Strategic Assessment of Development of the Arctic: Assessment Conducted for the European Union.
The Arctic is a unique and rapidly changing region that holds significant strategic importance for the European Union (EU). The region is facing complex and interconnected challenges including rapid climate change, shifting maritime transport patterns, changes in the nature of Arctic fisheries, and the development of oil and gas resources. This paper provides a strategic assessment of the key drivers of change in the Arctic and their implications for the EU.
Timo Koivurova and Adam Stępień (Arcc Centre, University of Lapland) highlight the growing significance of the Arctic to the EU. The region has a growing strategic importance for the EU as it represents a major source of raw materials, energy resources and transport routes. The EU has a keen interest in ensuring that the development of the region takes place in a sustainable and responsible manner.
Mikko Strahlendorff (Finnish Meteorological Institute) addresses the issue of climate change in the Arctic. He argues that the Arctic is experiencing unprecedented levels of warming, which is having significant impacts on the region’s ecosystems, including melting sea ice, thawing permafrost, and changes in the timing and distribution of species. Climate change is also affecting Arctic communities and economies, particularly through its impacts on traditional livelihoods, such as hunting, fishing and reindeer herding.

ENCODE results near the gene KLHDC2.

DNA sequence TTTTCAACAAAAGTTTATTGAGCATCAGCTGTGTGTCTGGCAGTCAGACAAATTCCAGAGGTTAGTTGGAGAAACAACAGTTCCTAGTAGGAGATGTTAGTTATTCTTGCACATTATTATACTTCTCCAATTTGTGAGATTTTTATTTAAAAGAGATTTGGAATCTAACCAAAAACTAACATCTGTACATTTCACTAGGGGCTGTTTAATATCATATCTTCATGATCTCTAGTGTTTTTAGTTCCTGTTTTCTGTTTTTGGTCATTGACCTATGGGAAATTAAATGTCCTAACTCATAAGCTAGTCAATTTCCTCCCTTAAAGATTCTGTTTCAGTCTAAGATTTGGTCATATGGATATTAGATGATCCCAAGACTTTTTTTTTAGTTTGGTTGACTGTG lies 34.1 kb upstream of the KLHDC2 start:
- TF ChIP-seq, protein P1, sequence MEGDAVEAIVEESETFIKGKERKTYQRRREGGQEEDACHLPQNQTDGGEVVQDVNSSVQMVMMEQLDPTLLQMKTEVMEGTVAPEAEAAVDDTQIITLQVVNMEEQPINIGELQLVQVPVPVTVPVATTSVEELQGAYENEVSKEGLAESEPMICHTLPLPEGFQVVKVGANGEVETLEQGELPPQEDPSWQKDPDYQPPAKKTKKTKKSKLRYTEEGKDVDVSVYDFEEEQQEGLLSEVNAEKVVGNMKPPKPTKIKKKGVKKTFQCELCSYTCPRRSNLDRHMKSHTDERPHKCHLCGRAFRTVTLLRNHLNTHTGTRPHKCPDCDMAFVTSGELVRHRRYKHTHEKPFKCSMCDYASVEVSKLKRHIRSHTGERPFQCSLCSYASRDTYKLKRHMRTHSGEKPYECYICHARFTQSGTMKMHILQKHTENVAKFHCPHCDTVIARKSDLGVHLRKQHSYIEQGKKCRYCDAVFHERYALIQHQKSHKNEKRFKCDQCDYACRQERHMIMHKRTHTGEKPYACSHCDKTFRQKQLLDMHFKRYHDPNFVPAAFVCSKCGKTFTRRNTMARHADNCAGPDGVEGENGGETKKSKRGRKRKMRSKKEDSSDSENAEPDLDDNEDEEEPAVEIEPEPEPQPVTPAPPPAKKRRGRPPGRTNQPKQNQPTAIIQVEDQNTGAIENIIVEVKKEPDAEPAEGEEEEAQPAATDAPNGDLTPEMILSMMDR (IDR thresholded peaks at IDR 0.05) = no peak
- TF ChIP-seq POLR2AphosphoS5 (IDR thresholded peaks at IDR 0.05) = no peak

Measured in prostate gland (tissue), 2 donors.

Gunnar Sander (Norwegian Polar Institute, Fram Centre) discusses the changing nature of Arctic maritime transport. The Arctic is becoming increasingly accessible due to the melting of sea ice and the increasing number of ships traversing the region. This is leading to the development of new shipping lanes, which have the potential to reduce shipping distances between Europe and Asia by up to 40%. However, the development of Arctic maritime transport is also posing significant challenges, such as the risk of oil spills and the impact on the environment and communities.
Sigmar Arnarsson (UiT Arctic University of Norway) examines the changing nature of Arctic fisheries. The Arctic Ocean is home to some of the world’s most productive fisheries, which are of growing importance to global food security. However, the changing climate and oceanography of the region is causing shifts in the distribution of fish stocks, which are challenging traditional fishing practices and leading to increased competition between different countries for access to these resources.
Michał Łuszczuk (Committee of Polar Research – Polish Academy of Sciences) looks at the development of oil and gas resources in Arctic waters. The Arctic is believed to hold significant reserves of oil and gas, and the development of these resources has the potential to play a major role in meeting the world’s energy needs. However, this development is also presenting significant challenges, such as the high cost of exploration and production, the risks of environmental damage and the lack of infrastructure in the region.
Kim van Dam and Annee Scheepstra (Arctic Centre, University of Groningen) examine the issue of mining in the European Arctic. The Arctic is rich in a range of minerals, including precious metals and minerals, and the development of these resources has the potential to play a major role in the region’s economy. However, this development is also posing significant environmental and social challenges, such as the impact on sensitive Arctic ecosystems and the impact on indigenous communities.
Kirsi Latola (Thule Institute of the University of Oulu, University of the Arctic Thematic Networks) discusses land-use pressures in the European Arctic. The Arctic is facing increasing pressure from land-use activities, such as resource extraction, tourism, and transportation. These activities are having significant impacts on the region’s ecosystems and

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